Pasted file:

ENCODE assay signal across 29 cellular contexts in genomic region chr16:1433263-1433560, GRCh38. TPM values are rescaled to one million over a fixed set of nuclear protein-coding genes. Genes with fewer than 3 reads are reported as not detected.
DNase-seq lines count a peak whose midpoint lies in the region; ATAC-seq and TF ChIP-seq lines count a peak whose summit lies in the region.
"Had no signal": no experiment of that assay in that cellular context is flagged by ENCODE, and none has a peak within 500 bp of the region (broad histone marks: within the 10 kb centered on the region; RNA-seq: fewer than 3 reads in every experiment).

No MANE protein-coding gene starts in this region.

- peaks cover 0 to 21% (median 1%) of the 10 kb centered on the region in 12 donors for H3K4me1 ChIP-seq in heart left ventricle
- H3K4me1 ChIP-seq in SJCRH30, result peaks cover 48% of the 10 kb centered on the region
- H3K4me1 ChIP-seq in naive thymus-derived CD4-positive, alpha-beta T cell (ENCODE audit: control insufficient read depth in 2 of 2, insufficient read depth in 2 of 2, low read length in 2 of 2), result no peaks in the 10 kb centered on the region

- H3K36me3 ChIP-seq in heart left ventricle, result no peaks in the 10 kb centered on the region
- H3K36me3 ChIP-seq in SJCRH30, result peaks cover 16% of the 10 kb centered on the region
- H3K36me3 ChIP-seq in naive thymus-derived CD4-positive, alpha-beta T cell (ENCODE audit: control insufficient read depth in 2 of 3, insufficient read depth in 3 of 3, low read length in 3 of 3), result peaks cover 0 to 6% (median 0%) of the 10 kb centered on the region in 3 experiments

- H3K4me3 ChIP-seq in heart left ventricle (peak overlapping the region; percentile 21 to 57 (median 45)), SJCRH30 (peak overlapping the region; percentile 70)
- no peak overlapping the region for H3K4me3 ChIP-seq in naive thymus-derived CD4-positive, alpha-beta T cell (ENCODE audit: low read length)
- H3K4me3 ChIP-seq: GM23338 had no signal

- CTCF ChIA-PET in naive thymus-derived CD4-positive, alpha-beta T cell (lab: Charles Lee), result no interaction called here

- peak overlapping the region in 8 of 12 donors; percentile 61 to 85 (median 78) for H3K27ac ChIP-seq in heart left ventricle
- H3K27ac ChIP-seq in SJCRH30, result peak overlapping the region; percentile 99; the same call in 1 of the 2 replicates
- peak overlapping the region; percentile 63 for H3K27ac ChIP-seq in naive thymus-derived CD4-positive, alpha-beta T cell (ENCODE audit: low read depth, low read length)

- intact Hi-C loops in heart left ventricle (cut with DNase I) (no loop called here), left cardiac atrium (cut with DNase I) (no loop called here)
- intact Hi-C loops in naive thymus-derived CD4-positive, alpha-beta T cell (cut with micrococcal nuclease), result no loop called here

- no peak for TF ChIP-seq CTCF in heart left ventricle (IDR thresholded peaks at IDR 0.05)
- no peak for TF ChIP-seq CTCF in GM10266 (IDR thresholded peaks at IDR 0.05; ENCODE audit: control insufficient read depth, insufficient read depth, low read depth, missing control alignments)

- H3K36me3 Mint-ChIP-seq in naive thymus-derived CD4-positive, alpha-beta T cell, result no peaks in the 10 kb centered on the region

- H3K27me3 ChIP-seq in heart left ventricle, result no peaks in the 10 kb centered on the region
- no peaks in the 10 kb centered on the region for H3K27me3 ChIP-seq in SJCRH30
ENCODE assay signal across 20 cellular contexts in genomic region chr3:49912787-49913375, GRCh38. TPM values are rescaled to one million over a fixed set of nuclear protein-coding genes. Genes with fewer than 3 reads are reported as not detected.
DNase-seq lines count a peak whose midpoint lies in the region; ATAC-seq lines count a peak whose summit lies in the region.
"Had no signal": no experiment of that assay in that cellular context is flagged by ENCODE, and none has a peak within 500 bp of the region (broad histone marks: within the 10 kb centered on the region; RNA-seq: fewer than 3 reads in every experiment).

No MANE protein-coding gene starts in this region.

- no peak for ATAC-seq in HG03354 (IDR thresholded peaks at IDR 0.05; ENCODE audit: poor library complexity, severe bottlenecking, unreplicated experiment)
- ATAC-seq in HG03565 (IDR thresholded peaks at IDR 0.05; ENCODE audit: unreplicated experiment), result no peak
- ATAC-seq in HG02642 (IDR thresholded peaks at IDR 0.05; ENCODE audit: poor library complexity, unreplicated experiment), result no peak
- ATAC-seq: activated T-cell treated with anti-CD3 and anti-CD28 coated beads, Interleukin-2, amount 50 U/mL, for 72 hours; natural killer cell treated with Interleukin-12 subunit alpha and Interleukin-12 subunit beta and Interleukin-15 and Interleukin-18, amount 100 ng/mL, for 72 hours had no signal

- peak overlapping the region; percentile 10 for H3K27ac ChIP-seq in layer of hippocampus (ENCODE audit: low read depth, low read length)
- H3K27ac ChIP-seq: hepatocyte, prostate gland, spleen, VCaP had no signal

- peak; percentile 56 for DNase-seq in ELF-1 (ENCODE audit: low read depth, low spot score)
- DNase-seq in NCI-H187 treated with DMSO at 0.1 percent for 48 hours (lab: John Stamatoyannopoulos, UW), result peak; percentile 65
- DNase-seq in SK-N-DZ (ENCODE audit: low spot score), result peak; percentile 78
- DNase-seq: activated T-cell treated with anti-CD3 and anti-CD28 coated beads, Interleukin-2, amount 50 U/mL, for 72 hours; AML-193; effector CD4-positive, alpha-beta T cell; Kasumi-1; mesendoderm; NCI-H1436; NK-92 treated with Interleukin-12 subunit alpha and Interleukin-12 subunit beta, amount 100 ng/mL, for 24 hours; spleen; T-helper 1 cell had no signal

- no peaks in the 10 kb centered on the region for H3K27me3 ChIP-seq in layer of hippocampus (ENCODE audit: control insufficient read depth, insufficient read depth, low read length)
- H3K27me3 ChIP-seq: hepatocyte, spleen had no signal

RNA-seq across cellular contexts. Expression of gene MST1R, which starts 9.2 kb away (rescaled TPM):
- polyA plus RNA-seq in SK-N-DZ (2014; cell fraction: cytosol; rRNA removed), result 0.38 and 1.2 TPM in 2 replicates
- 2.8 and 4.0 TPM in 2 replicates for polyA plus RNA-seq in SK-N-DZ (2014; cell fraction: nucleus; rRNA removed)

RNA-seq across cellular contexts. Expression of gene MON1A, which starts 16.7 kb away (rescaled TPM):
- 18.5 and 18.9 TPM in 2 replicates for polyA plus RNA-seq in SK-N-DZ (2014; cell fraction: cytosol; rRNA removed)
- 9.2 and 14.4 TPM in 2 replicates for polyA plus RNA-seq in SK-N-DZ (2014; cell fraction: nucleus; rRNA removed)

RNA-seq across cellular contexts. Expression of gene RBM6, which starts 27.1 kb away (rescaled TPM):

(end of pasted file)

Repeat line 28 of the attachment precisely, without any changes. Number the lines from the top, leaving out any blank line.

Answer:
No MANE protein-coding gene starts in this region.